Indirect antioxidant actions on XO and NOX

In addition to its intrinsic antioxidant function, CBD alters oxidative metabolism through more indirect mechanisms to modulate downstream mediators of oxidative stress (Figure 2). Indeed, Atalay and colleagues (2020) recently demonstrated that CBD attenuates XO activity in keratinocytes exposed to UVB irradiation and H2O2 [204]. CBD has been shown to reduce the expression of the superoxide generators RENOX (NOX4) and NOX1 in a mouse model of cisplatin-induced nephrotoxicity [199], and in a comprehensive study, Rajesh et al. (2010) identified the proclivity of CBD to attenuate diabetes-induced mRNA expression of NADPH oxidase subunits (p22phox, p67phox and gp91phox) in myocardial tissue using a model of diabetic cardiomyopathy [188]. Elsewhere, CBD has been shown to attenuate LPS-induced intracellular NADPH synthesis in microglia [192], and similarly, in vivo administration of CBD reduces the hepatic expression of the NADPH NOX2 isoforms p67phox/gp91phox and nitrosative stress in ethanol-fed mice, while reducing oxidative burst in neutrophils isolated from the livers of ethanol-fed mice [205]. CBD has also been shown to reduce nitrosative stress in cardiac tissue following doxorubicin-induced cardiac injury in rats, promoting a reduction in nuclear factor-κB (NF-κB), Fas ligand, caspase-3 and TNF-α in cardiac tissue following doxorubucin administration [191]. Similarly, CBD attenuates H2O2-induced COX2 and iNOS in nucleus pulposus cells [169], attenuates iNOS expression in the myocarium of diabetic mice [188] and in rats following doxorubicin cardiotoxicity [191], and furthemore attenuates NO expression in paw tissue following sciatic nerve injury and intraplantar injection of complete Freund’s adjuvant [167]. In parallel, Rajesh and colleagues (2007) demonstrated that CBD blunts iNOS expression in high glucose-stimulated human coronary endothelial cells [193], and data elsewhere indicate that CBD inhibits cisplatin-induced renal iNOS in a mouse model of nephrotoxicity [199]. CBD has also been shown to ameliorate plasma levels of prostaglandin E2 (PGE2) in animal models of neuropathic and inflammatory pain, using sciatic nerve constriction and intraplantar injection of complete Freund’s adjuvant, respectively [167]. By lowering ROS levels, CBD therefore protects non-enzymatic antioxidants, preventing their oxidation. Recent evidence also suggests that CBD can ameliorate H2O2-induced IL-1β expression and the expression of other NLRP3 inflammasome-related genes, and this area warrants full investigation [196].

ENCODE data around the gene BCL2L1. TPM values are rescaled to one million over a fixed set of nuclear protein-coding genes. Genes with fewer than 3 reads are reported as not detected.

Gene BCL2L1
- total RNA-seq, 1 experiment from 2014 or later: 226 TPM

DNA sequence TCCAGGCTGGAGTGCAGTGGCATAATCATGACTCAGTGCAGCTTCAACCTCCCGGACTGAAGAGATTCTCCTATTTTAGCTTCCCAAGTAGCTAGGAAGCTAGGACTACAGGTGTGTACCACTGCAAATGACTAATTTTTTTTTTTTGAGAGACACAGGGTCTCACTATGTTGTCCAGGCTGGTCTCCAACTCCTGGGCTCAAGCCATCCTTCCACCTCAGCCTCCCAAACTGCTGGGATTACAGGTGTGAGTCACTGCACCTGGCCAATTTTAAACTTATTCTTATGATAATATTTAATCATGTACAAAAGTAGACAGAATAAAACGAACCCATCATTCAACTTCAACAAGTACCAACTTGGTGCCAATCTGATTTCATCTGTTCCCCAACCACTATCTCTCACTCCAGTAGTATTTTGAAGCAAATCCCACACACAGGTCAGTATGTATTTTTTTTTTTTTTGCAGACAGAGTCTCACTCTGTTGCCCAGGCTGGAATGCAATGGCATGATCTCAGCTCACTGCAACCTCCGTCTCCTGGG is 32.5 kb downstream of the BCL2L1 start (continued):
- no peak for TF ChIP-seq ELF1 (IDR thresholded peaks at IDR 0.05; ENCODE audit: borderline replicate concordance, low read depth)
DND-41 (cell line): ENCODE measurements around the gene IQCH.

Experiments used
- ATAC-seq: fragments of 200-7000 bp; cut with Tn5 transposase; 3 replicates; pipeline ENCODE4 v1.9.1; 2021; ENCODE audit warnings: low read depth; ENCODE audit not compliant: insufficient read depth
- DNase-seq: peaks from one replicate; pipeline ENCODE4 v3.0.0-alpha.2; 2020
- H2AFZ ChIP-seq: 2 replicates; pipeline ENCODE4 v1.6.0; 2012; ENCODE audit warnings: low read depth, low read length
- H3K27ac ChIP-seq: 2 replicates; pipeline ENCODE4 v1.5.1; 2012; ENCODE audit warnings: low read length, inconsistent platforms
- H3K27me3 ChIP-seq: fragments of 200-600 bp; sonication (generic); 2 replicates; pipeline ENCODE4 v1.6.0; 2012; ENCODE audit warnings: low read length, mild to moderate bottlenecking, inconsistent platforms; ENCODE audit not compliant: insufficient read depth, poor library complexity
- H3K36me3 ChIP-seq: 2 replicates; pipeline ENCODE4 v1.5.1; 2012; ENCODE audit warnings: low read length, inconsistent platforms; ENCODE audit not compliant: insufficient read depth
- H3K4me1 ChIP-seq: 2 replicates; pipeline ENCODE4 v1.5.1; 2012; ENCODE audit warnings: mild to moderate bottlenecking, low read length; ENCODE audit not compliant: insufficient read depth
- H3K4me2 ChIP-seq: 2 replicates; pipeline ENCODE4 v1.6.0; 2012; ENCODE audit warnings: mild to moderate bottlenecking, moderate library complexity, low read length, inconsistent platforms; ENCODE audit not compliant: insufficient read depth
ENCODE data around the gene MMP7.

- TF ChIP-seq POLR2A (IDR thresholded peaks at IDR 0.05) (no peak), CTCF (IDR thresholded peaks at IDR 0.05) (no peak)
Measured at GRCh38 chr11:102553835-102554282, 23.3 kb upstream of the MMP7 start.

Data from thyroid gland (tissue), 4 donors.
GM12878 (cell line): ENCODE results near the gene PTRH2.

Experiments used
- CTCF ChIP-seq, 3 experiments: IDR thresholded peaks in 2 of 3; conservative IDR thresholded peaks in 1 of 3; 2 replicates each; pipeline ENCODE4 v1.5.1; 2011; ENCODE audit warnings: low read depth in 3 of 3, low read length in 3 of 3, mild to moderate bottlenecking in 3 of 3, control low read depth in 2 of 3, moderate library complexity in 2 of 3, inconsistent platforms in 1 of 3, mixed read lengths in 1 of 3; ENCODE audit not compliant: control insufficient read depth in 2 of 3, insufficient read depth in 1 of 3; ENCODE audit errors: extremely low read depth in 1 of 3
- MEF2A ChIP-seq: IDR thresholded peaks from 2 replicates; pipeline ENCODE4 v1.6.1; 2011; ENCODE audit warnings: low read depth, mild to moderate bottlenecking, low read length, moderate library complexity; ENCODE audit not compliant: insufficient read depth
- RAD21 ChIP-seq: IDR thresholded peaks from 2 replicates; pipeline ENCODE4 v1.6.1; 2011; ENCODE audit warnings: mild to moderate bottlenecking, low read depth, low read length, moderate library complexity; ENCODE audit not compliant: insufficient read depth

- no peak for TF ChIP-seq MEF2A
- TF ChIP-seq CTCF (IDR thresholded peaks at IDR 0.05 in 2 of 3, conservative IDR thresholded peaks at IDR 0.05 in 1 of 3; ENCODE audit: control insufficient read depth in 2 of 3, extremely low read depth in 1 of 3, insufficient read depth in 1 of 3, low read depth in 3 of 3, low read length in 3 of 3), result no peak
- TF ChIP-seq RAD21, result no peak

Pro-oxidant effects of CBD